Success Stories

Here are some examples of how your donations are helping shelters and rescue groups, in the organizations’ own words.

Furever Home: Senior Pet Adoption Grants
What was the money or product used for?

The funding received is being used for potential adopters to offset Barry’s adoption fee and to purchase food, litter, and other items needed to set up a new cat, as well offsetting some of his ongoing medical costs, such as monthly depo shots for gingivitis-related ulcers in his mouth related to his FIV status.

How did this grant help your organization and the pets in your care?

Finding a home for a senior, FeLV- and FIV-positive cat requiring ongoing medical treatment is no easy task. Let’s face it, adopters’ largest fear is cost. Utilizing the grant, we can offer to offset these expenses, making Barry’s adoption more likely. As much as we love Barry and would allow him here furever, every adoption frees up resources, both physical and fiscal, so that we can help another needy cat.

How many pets did this grant help?

Two: Directly, Barry, but indirectly, Barry’s replacement.

Please provide a story of one or more specific pets this grant helped.

Barry is a very special boy who’s had a rough life. This senior, FeLV- and FIV-positive boy found himself at a very crowded shelter with little hope. We are grateful we were able to pull him into our program. This grant will go a long way toward offsetting the financial concerns many have associated with the prospect of adopting a senior cat. Barry has not been adopted yet, but we’re hopeful! His Petfinder page is here.

One Love Animal Rescue and Sanctuary: Senior Pet Adoption Grants
What was the money or product used for?

The grant funds were used for medication to provide to an adopter to reduce the barrier to adopting a senior animal with a long-term, manageable medical issue.

How did this grant help your organization and the pets in your care?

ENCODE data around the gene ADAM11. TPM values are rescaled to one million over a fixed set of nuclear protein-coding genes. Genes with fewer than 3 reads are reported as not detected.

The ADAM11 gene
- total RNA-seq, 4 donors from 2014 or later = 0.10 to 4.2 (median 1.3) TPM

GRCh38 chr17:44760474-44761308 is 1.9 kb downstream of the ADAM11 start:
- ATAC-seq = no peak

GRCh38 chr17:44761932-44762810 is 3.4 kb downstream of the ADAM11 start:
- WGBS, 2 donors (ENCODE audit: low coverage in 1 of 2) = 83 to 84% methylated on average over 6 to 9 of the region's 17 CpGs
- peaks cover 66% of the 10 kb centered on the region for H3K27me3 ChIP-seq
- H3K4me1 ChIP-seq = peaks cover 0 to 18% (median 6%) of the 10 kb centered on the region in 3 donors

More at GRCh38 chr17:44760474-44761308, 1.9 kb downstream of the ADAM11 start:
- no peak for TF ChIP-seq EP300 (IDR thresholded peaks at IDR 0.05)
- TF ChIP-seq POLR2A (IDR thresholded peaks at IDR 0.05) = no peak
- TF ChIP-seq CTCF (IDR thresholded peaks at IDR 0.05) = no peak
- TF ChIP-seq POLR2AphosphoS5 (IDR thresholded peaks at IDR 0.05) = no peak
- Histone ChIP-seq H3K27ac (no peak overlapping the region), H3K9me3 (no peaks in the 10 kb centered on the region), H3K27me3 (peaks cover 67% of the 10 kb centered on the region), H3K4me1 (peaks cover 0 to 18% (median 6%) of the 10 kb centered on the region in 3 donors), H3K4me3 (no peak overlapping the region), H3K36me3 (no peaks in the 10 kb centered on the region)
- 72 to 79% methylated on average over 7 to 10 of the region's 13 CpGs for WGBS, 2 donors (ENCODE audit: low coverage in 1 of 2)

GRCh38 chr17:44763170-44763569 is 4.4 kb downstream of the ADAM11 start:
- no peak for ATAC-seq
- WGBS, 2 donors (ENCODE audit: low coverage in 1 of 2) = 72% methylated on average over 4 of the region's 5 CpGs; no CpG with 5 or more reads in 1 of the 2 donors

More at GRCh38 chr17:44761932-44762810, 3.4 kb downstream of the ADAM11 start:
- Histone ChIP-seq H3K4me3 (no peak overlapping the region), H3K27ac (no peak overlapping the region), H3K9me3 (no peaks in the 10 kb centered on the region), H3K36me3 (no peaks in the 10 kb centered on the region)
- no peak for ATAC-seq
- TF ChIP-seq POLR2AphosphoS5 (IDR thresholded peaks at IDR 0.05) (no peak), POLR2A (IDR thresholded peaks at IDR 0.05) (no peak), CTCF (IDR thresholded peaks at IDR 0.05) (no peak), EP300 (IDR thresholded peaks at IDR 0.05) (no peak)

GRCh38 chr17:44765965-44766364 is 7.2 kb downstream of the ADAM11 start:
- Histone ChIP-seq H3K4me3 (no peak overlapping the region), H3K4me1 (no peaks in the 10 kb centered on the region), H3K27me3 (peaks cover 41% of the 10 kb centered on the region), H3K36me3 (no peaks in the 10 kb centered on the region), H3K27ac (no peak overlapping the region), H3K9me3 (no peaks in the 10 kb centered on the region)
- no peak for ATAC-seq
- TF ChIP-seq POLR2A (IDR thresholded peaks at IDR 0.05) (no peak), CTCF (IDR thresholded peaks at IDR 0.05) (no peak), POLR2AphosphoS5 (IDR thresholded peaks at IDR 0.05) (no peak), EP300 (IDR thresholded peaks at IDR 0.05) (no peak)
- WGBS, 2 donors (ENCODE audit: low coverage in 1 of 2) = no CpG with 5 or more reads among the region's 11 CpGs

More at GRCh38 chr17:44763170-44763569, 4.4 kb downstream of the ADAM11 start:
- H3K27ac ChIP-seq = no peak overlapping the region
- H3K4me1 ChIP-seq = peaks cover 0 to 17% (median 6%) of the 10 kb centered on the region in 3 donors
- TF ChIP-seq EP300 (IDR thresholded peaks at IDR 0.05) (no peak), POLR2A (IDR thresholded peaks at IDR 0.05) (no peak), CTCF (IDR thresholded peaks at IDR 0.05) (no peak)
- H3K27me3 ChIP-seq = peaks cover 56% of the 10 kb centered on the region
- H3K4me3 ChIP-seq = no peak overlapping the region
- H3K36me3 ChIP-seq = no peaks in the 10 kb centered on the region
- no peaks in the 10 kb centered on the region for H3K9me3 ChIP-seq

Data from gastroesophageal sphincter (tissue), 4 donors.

This grant allowed Penny, one of our longest-term residents, to be placed into a forever home by providing a year’s worth of medical care and medication for her at no cost to the adopter.

How many pets did this grant help?

1

Please provide a story of one or more specific pets this grant helped.

Penny was a super special girl who came to the rescue after the only person she had ever known passed away. She was clearly stressed and took quite a while to decompress, but once she did, she blossomed into one of the sweetest and most affectionate cats.

During her bloodwork, it was found that she had hyperthyroidism, a lifelong but manageable medical condition. Senior cats are always the hardest to get adopted and often live their lives out in foster care, but luckily, Penny had an amazing family reach out and express interest in her. However, they were concerned about being able to provide financially for her medical needs.

This Petfinder Foundation grant enabled us to cover her medications for a year and help these adopters say yes to making Penny a part of their forever family. She is now living the good life in her retirement home, having the run of the house, getting lots of pets and cuddles, and sleeping in her favorite spot — on the top of the cat tree by the window.

We are so happy that this girl got the happy ending that she so greatly deserved thanks to the generosity of the Petfinder Foundation.

Belleville Area Humane Society: Play Yard Renovation Grant
What was the money or product used for?

The funds were used to upgrade our existing play yard in front of our administrative offices, converting the one play yard into a much safer dual play yard. Additionally, our outdated and dangerous shelter-side play yard gate will be upgraded.

How did this grant help your organization and the pets in your care?

The play yard will be completed in October 2021. Due to supply-line disruption and supply shortages caused by COVID, we had to postpone our project. We now have a signed contract with a construction vendor and a pending date. This project will help the organization by creating a safe pathway to the front door of the admin offices, as well as double the play yard capacity for the admin-office dogs. These play yards are far away from other dogs and have nice grass and good shading. Additionally, the fixed gate will keep pets and people much safer at the shelter.

How many pets did this grant help?

127

Please provide a story of one or more specific pets this grant helped.

The dog featured here is Snowball. He was very anxious at the shelter and selective around other dogs, so getting to spend time in the admin yard was very important to him. Whenever we brought him in from the admin play yard to the offices, he would hurl himself onto our laps even while we were trying to work. Although Snowball was adopted and returned twice within the same week (for barking!), he was quickly snatched up by the right family. The third time was the charm for Snowball!